Showing results for Movie Reviews
Must we insist on doling out movies by the stratagem?
A Review of By the Sea, or, How to Be An Artist and Female, I.e. How to be Unlikable, or, How to (Not) Pander
And now I am left wondering how The End of the Story might have been different, what more we might have found out, had ‘Vincent’ not been a presence in that flowered armchair, had Lydia not been conscious of him invoking rules: there shouldn’t be any intimate scenes.
I’m a stockpiling cakemix of a man trapped in the well Tarantino dug for me around age eleven.
If you’re of the age to have returned that difficult game (I’m too trapped nowhere between gen Xers and millennials to pipe up about this or anything, though I favor the X for its aesthetic absurdities pluming in the early-to-mid 90s culture that raised me), or are of the mindset to grouse at the receipt for any difficult entertainment, then your whole life is probably you snitching on yourself under the guise of being genuine, and you should continue to embrace your deciphered and dimensionally rounded community of bullshit Star Wars enthusiasm which predominately infects the arts (or get fucked in your ball cap).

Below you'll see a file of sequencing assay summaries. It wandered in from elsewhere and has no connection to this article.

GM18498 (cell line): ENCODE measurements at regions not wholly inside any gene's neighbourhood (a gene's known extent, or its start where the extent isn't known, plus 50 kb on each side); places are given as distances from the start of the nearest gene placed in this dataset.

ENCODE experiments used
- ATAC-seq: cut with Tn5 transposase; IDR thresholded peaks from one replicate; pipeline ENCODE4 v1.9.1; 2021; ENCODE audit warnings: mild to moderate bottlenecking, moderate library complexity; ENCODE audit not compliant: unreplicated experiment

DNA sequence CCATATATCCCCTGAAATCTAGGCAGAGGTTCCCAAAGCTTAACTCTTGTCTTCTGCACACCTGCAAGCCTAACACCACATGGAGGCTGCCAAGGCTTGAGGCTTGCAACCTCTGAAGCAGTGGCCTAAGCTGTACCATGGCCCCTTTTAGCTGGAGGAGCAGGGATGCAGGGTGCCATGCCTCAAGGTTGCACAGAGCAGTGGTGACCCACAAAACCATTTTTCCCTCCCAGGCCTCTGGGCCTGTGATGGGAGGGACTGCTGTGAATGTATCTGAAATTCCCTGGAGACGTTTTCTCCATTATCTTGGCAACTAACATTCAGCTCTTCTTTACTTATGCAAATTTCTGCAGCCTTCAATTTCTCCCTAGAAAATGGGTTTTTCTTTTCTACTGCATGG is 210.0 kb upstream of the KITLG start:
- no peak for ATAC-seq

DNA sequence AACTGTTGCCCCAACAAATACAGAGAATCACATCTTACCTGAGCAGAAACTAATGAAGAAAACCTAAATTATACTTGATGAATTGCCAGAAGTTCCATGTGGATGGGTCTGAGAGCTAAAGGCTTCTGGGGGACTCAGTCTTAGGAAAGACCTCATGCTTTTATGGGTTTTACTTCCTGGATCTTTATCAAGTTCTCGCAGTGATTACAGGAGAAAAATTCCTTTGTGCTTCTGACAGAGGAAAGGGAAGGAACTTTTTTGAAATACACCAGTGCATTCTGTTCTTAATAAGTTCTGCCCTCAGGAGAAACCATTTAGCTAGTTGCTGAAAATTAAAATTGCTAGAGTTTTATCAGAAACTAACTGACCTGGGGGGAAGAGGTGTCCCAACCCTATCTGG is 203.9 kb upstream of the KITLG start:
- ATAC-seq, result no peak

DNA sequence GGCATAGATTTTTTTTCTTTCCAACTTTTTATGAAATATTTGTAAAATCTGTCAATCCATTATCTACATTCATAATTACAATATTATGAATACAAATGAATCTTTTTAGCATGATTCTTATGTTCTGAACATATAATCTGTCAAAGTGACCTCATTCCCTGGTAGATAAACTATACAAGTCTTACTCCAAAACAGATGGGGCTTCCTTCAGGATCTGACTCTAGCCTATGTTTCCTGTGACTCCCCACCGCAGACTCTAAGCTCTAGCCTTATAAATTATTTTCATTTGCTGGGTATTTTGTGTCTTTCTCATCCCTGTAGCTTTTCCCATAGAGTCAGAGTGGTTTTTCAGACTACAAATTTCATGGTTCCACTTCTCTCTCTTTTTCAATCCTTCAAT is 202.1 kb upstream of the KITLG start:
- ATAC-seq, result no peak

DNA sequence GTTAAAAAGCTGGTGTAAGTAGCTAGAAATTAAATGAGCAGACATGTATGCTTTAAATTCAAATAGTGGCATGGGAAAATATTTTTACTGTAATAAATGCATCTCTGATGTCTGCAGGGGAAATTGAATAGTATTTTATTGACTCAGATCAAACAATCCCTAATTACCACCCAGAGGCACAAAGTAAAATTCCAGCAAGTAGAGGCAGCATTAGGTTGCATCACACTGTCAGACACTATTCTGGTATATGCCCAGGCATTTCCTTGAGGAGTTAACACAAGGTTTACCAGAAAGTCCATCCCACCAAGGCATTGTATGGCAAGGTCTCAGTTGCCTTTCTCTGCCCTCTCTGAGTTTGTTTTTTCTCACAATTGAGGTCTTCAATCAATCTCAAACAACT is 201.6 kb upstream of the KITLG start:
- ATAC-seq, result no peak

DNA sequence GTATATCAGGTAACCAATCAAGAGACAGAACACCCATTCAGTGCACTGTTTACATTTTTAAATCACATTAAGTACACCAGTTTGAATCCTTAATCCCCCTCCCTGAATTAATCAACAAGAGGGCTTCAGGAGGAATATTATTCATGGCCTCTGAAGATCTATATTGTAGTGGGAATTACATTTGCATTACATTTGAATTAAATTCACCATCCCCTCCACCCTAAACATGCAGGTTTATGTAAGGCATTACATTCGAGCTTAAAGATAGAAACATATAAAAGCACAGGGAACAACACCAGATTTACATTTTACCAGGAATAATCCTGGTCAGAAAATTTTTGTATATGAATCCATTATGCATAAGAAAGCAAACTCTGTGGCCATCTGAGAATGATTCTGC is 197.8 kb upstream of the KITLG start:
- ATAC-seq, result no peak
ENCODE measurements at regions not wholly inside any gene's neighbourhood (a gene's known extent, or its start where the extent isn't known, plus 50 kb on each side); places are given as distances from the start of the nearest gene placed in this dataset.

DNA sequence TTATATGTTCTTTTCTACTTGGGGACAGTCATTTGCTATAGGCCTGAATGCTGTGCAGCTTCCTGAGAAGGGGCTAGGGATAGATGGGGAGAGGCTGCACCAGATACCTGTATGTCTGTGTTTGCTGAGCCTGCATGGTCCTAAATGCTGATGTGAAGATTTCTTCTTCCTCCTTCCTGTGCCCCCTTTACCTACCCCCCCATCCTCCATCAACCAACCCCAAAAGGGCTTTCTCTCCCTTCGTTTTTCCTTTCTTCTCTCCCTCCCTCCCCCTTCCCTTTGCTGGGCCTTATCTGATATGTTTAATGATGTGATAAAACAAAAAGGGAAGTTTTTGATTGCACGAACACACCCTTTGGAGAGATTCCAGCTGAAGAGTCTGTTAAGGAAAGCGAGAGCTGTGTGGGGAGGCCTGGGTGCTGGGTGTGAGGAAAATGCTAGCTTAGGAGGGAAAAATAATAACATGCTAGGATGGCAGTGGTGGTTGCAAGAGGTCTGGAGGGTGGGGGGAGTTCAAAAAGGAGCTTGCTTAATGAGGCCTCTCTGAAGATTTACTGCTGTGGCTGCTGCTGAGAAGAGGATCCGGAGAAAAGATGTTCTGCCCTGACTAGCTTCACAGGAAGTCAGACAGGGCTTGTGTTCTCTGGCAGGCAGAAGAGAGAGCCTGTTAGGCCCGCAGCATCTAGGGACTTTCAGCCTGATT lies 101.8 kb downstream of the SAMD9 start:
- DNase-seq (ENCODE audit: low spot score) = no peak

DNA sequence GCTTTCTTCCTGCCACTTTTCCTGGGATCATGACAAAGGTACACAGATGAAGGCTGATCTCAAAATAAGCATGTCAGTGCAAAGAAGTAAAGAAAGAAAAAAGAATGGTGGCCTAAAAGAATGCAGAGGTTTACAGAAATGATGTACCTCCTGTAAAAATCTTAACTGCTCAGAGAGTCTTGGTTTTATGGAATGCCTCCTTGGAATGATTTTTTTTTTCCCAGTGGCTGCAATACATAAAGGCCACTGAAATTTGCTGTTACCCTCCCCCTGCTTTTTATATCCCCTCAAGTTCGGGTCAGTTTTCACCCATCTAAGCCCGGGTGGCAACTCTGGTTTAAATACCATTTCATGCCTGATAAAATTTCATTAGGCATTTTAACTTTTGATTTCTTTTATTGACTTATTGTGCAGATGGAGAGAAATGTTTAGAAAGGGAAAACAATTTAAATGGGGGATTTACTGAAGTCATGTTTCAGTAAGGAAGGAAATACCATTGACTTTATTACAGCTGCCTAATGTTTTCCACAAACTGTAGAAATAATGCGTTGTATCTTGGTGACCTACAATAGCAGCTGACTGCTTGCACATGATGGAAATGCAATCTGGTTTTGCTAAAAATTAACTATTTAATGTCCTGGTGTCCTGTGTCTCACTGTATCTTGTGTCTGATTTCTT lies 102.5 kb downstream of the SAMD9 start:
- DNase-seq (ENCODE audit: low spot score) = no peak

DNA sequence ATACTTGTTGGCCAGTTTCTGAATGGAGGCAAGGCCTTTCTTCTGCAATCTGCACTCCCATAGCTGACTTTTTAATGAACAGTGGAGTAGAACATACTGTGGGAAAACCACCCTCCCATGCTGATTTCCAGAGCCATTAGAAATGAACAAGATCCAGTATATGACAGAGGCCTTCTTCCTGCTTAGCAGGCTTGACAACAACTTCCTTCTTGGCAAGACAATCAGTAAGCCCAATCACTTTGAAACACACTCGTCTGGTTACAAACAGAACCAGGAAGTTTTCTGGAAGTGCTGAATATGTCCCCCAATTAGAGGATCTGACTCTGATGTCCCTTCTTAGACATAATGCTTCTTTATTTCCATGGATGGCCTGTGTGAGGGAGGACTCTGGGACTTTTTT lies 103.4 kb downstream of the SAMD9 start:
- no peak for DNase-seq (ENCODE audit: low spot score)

If someone insists you smile, it might as well be rape. This movie found a way to nitpick itself the way these types nitpick everyone around them about presenting the right attitude. Someone in this land will always be subjecting you to the editorial fructose of their imperial fertility. If Bird’s intent was to satirize our fretful American condition, I didn’t understand, because I left the fucking theater right when the film began – about an hour in.
A linked story collection detailing the relationship between the 40-year-old narrator, her eighth-grade daughter, Eli, and her daughter’s best friend, Saul. Includes the Pushcart Prize winning story "Teen Culture."
Legs Get Led Astray
The original 2012 essay collection, redesigned and with three new essays by the author.
"Ellen’s gigantic, circular novel leaves everything on the page. It’s one of the most thoughtful and creative books I’ve read in a long time."
—Chicago Review of Books, "The Best Books of 2017 (So Far)"
"PERSON/A is a fresh take on familiar feelings of loss and obsession. The novel feels like half autobiography, half fiction, and both halves will leave readers stunned."
—The Los Angeles Review
"I’m more stunned than able to decide or articulate what I really feel about Person/a, and that’s marvelous."
—The Lit Pub